the Role of the Media
Even now, in 2000, I am staggered
all over again by the amazing lack of reflexivity in this account. What
the hell does Hall think educators like him are doing that is so different?
Professors of Sociology also 'map meanings' (lay out important work that
is to be managed), include some approaches ( Gramsci and Althusser), exclude
others (Adorno and Lukacs), make snide remarks about 'deviant' approaches
(Lacan's) --and, above all, manage and code the elements they discuss.
Of course this is 'effective communication' too: at the Open University,
(where Hall was about to work) this notion of 'effective communication'
masqueraded precisely as a set of specific and technical principles which
concealed its originating 'premises and principles'. Those were rooted,
of course, in the cultural preferences and forms of cultural and linguistic
practices of dominant groups, possibly serving to maintain their privileges
and powers. As a special irony, the codes at the Open University were actually
closely parallel to those in the BBC -- indeed, BBC personnel advised course
teams on making 'acceptable' educational programmes. These often involved
the codes recogniseable to any media critic as those of 'realism' ( which
left-wingers were condemning as a very ideological practice indeed). These
codes involve precisely those attempts to manage the de-coding of the audience
which are cited here -- and the education system has another powerful device
to 'prefer' these decodings -- the assessment system
back to main
So did the fearless critics of media
as the unconscious reproduction of dominant ideology protest at having
to use these codes? If they did it was but rarely -- and some leading lights
simply accepted them (and the assessment system) as an untheorised part
of some natural teaching system to which they felt they had to adapt!!
This is especially ironic, since a major objection to Althusserian analysis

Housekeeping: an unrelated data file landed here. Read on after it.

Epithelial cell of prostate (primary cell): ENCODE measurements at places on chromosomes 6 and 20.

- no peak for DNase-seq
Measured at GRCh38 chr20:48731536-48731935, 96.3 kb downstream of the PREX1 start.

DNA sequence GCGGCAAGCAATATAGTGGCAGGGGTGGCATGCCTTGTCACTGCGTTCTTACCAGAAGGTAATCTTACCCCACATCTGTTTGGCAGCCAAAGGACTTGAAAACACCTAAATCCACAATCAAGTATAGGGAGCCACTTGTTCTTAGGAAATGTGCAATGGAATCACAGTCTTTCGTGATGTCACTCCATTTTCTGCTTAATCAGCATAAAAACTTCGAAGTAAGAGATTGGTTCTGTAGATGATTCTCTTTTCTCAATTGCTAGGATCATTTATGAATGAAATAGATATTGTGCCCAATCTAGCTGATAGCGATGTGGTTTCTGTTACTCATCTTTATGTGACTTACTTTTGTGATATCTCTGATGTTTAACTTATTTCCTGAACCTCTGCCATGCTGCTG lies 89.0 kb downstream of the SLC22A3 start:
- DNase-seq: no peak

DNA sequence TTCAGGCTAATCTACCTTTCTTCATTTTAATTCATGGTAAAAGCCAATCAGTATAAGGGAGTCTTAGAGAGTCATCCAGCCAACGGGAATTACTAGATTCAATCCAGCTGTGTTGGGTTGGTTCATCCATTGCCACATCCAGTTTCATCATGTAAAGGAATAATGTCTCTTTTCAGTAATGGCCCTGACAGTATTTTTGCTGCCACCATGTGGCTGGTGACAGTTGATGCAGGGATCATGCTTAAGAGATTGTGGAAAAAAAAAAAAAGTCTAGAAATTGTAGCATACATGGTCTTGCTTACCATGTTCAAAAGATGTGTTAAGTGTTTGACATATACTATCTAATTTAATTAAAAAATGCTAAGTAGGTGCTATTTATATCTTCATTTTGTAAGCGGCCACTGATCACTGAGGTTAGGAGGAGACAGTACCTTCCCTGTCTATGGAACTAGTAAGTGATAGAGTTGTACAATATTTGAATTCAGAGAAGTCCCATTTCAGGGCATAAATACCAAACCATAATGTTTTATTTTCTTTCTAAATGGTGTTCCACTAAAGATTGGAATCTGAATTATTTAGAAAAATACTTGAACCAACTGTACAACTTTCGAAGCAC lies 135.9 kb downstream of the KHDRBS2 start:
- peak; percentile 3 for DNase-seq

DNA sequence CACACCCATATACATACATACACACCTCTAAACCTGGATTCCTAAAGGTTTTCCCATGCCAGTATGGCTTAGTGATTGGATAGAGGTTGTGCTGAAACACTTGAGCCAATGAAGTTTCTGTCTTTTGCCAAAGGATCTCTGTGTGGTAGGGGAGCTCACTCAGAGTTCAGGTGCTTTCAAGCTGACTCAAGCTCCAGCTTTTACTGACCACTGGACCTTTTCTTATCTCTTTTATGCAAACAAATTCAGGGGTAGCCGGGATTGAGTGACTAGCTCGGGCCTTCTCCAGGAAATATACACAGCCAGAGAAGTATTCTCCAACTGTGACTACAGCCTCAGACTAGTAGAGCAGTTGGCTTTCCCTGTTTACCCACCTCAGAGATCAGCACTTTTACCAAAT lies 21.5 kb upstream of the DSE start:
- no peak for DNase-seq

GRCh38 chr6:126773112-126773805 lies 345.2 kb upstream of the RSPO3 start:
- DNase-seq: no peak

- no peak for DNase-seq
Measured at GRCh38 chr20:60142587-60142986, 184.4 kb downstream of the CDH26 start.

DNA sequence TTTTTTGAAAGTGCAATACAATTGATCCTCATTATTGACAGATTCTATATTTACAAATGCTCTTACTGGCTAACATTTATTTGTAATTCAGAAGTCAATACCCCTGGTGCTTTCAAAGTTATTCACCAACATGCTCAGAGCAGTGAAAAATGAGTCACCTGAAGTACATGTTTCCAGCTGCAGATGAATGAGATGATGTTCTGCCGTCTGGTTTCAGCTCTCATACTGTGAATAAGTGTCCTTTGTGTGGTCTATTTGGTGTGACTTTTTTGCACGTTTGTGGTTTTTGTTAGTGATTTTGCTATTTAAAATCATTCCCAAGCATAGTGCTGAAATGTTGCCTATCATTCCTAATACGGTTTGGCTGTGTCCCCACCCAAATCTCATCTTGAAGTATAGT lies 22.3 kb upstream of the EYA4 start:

of the school as an ISA arose from teachers who insisted they were actively
struggling against its ideological function. Did their intellectual leaders
in the Open University Popular Culture Group do the same for their institution?
Did the critics of the mass media never
feel that there might be a 'good side' to this marshalling of power --
an educational function, perhaps? After all, presumably they justify their
own uses of similar 'encoding' techniques precisely in this way. Can it
ever be necessary to try to present a persuasive view of the world which
reflects dominant values? Of all ironies, none other than Gramsci (probably)
argued that it sometimes was, to break out of the limits and the parochialism
of proletarian 'common sense'! On a more specific level,one piece on the
media in the same collection as Hall's argued that the media sometimes
damp down and counter ideologies such as vulgar racism.
Hall gets so close in this piece to
seeing how education can be an ISA. Raymond Williams was on the scent,
he acknowledges (Williams went on to express considerable doubts about
the Open University especially). Education is one of the ISAs mentioned
by Althusser - and, indeed, many used education as the prime application
of his work. Hall's only reference is that rather obscure remark about
Althusser's unfortunate appearance of functionalism.